This rhetoric of one particular race being blamed for the spread of a new disease, with explanations hinging on negative stereotypes of that racial group, may sound all too familiar to anyone keeping up with international news about the coronavirus pandemic. Dozens of xenophobic attacks
, some of which have been violent
, against individuals who happen to ‘look Asian’ have occurred across many countries, and U.S. Representative Judy Chu
has claimed that reports of hate crimes have exploded to 100 incidents reported a day.
To make matters worse, politicians are actively encouraging this vitriol towards Asian minority groups. U.S. President Donald Trump has insisted on calling the pandemic the “Chinese Virus”
, and Texas Senator John Cornyn
explicitly blamed Chinese people for the outbreak “because [of] the culture where people eat bats and dogs and snakes and stuff like that.” The latter quote is particularly reminiscent of the claims demonstrated in the piece by Jones, chiefly that black culture encourages sexual promiscuity and therefore the spread of disease. Stereotypes of mainland Chinese people as being unhygenic have been around for decades and now this supposed moral defect is being pedalled as the sole cause of a global outbreak. Even if some people in a given culture are less hygienic or aware of disease prevention as others, that doesn’t mean that practices can’t change, and racializing the issue does not help.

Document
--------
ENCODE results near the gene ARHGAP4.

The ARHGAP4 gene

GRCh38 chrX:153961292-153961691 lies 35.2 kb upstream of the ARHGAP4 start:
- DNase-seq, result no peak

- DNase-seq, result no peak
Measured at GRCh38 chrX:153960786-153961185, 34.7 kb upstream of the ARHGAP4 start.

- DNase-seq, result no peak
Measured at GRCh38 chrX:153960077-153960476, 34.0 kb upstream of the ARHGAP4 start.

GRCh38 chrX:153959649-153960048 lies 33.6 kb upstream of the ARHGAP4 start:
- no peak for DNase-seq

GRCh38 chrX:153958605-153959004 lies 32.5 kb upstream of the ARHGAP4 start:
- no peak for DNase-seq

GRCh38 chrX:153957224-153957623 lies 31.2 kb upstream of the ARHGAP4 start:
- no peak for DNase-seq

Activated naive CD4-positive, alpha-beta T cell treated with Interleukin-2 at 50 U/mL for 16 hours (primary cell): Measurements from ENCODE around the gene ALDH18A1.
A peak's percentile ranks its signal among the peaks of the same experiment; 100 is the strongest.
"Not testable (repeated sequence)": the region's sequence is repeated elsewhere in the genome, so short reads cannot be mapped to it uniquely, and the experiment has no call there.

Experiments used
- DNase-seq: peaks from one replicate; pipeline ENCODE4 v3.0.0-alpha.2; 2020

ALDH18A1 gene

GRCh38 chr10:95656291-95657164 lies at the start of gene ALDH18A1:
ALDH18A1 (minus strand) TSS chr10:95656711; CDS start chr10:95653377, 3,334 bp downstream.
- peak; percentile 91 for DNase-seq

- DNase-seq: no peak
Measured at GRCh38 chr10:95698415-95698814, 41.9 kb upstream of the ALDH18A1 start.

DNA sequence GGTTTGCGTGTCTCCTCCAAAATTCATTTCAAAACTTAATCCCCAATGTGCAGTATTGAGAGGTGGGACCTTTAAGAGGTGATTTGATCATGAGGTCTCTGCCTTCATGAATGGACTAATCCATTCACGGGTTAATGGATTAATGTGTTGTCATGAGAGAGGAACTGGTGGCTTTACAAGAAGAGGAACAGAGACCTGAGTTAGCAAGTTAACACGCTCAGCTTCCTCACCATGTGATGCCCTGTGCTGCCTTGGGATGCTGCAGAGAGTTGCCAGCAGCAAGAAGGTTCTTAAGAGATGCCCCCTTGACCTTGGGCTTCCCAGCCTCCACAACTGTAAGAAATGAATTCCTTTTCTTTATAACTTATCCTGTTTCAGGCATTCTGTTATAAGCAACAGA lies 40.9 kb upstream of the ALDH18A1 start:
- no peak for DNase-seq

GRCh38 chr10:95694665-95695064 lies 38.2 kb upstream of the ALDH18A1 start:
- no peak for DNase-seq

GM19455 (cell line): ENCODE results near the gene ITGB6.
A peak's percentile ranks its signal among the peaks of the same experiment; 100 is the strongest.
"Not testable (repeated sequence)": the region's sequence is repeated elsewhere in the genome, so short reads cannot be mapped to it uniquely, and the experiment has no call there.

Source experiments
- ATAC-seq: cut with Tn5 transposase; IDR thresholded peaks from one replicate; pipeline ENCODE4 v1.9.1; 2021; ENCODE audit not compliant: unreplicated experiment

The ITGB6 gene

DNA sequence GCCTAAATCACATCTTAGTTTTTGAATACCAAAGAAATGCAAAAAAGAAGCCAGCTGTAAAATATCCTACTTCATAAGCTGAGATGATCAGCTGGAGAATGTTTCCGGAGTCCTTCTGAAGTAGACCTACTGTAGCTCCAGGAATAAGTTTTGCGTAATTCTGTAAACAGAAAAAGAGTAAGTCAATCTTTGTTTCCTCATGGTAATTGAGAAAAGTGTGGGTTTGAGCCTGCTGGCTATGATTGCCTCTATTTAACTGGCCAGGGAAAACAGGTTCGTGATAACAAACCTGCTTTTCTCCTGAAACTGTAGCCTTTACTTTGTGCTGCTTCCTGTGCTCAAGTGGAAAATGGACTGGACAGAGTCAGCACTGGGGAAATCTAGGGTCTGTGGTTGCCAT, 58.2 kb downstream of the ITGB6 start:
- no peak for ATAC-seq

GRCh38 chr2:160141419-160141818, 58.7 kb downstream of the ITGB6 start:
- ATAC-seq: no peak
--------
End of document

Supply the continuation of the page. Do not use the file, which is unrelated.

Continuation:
It’s worth noting that the scapegoat for coronavirus varies by country and government. The former deputy prime minister of Italy, Matteo Salvini, blamed African asylum seekers
for bringing the disease to Europe, and Thailand’s health minister
lambasted “dirty” Western tourists, warning locals to “be more careful” of Westerners and calling for them to be “kicked out.” In fact, I am currently based in Hong Kong and have seen anti-Western rhetoric becoming a staple of many conversations surrounding coronavirus. Two of my parents’ friends live in a relatively small and isolated community on an outlying island, and despite having not left the country for months, people have avoided getting into elevators with them and holding doors open for them. People have given them dirty looks and even publicly confronted them despite their best efforts to wear masks and practice social distancing to protect their 18-month old daughter. Historical cases such as the syphilis outbreak in America and other pandemics